### Leif_Erikson's blog

By Leif_Erikson, history, 7 weeks ago,

Hello, Codeforces.

I've sent different submissions with same code with different compilers on problem Burenka Plays with Fractions from last round and got different results.

I would've gotten a higher rate if this strange thing hadn't happened.

Strange that I get wrong answer with modern compilers and accepted with old compilers !

Can anyone explain that ?!

• -11

 » 7 weeks ago, # | ← Rev. 2 →   0 Likely, your code had an usage of what is known as Undefined behaviour. If this is the case, then we are unable to know, let alone guarantee, if your code works as expected in every compilation environment. You need to be cautious of these situations!
•  » » 7 weeks ago, # ^ |   0 Thanks
 » 7 weeks ago, # | ← Rev. 2 →   +1 It is never a good idea to directly compare floating-point numbers using the equality comparison operator. As per why the results were different, the C++ standard isn't very stringent about what the extra digits should be after the minimum precision (about 16 digits for double), i.e., they are implementation-defined. The test-case on which your code gave the wrong answer (expected output : 2), your code's output was 0, because double may not have been precise enough to differentiate between 1000000000/999999999 and 999999999/999999998 in one compiler and was in the other.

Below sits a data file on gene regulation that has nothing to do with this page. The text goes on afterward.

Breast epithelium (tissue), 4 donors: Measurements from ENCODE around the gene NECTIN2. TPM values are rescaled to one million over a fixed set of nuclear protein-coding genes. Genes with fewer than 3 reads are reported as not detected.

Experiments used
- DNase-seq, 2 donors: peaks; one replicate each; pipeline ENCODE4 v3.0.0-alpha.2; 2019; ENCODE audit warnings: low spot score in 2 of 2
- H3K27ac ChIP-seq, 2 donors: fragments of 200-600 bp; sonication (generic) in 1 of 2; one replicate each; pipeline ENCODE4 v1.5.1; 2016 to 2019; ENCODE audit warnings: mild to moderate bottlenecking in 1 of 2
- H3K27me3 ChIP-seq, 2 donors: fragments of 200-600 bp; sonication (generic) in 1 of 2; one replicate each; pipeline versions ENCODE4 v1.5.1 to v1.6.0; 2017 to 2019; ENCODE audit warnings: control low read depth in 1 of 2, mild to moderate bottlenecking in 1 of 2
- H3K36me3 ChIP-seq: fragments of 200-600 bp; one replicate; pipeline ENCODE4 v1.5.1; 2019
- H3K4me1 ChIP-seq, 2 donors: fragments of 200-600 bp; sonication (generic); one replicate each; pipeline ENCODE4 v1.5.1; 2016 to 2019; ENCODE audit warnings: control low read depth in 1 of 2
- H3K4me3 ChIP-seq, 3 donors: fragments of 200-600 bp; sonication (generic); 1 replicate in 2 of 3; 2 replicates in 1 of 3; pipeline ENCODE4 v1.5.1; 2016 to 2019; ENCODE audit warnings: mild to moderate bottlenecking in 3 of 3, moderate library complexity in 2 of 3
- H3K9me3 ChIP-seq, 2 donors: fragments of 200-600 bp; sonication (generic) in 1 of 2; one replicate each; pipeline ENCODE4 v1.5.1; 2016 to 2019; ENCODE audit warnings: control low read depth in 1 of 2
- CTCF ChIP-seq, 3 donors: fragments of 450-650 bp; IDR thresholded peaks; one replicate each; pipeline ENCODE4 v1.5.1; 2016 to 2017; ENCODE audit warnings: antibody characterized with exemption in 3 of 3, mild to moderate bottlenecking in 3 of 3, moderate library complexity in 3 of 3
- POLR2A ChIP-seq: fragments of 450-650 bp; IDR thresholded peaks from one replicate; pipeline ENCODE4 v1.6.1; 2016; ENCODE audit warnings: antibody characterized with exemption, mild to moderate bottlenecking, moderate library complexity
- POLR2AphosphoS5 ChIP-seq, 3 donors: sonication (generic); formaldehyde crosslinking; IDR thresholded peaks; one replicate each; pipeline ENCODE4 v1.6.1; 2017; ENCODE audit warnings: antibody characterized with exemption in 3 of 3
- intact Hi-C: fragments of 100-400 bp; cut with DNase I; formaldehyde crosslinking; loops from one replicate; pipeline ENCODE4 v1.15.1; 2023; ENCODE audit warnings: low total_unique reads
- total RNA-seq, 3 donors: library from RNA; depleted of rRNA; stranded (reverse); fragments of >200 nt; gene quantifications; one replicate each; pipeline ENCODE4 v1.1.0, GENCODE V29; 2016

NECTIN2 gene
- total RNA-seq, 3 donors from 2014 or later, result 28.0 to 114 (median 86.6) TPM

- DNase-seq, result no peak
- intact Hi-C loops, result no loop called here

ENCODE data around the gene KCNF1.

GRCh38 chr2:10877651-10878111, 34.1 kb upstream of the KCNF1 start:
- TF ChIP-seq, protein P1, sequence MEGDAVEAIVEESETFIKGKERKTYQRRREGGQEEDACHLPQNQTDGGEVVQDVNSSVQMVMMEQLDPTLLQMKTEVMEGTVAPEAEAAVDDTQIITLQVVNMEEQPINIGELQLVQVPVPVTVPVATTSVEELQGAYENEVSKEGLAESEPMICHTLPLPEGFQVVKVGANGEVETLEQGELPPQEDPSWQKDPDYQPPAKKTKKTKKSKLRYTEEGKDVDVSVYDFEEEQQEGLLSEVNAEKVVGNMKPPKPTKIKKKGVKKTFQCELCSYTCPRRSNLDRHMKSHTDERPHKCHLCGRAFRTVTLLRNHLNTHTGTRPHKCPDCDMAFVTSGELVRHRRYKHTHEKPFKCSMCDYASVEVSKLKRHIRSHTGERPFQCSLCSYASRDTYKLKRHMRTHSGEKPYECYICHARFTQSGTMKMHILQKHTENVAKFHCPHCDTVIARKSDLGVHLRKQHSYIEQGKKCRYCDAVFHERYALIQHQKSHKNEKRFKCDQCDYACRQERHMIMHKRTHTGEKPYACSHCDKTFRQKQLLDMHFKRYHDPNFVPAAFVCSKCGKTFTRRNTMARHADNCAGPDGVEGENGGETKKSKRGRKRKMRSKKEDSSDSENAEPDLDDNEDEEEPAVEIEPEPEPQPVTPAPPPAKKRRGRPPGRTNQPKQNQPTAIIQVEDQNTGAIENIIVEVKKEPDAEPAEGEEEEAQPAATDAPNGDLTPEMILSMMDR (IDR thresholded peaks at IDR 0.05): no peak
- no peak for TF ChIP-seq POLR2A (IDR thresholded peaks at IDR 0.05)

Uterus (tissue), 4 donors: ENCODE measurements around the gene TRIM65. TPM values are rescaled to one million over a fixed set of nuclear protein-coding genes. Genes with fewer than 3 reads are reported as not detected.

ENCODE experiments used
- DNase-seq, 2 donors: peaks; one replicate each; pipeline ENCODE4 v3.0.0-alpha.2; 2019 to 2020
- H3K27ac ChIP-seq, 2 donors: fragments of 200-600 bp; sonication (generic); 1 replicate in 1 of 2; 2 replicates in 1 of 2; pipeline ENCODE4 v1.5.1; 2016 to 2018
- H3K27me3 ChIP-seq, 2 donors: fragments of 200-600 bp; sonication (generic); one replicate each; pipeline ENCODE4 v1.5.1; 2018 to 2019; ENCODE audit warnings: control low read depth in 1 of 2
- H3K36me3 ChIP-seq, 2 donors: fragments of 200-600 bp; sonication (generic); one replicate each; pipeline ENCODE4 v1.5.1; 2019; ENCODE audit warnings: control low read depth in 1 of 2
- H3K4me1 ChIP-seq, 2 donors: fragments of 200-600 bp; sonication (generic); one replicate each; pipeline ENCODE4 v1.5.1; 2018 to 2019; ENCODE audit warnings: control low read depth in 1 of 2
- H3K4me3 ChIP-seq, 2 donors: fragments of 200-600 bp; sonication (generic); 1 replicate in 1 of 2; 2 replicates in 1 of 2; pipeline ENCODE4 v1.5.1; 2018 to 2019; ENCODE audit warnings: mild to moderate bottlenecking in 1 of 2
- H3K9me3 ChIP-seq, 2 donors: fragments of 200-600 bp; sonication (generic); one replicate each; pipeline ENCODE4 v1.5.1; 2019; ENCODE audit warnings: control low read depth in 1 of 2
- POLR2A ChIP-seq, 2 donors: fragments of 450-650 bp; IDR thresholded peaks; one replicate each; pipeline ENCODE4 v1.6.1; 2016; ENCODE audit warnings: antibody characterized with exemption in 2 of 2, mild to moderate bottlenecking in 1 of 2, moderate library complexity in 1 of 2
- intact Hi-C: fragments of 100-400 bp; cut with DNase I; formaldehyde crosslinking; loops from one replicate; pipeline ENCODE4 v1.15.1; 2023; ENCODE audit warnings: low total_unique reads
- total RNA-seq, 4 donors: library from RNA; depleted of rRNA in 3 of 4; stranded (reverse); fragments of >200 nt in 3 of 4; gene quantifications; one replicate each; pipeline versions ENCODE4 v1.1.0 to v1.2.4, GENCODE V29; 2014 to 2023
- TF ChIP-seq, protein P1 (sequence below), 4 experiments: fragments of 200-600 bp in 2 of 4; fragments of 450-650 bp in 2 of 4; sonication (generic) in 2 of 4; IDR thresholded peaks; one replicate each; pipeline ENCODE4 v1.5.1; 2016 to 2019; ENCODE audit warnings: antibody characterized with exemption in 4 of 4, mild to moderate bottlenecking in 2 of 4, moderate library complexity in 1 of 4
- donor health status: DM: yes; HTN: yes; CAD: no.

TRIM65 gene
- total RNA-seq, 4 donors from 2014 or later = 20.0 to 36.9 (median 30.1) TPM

•  » » 7 weeks ago, # ^ |   0 Thanks a lot
 » 7 weeks ago, # |   0 You shouldn't compare floating-point values using the == operator.I resubmit your WA 13 C++17 (64) solution and get AC by turning on excess precision, but I wouldn't recommend relying on this method to get AC though.
•  » » 7 weeks ago, # ^ |   0 Thanks for help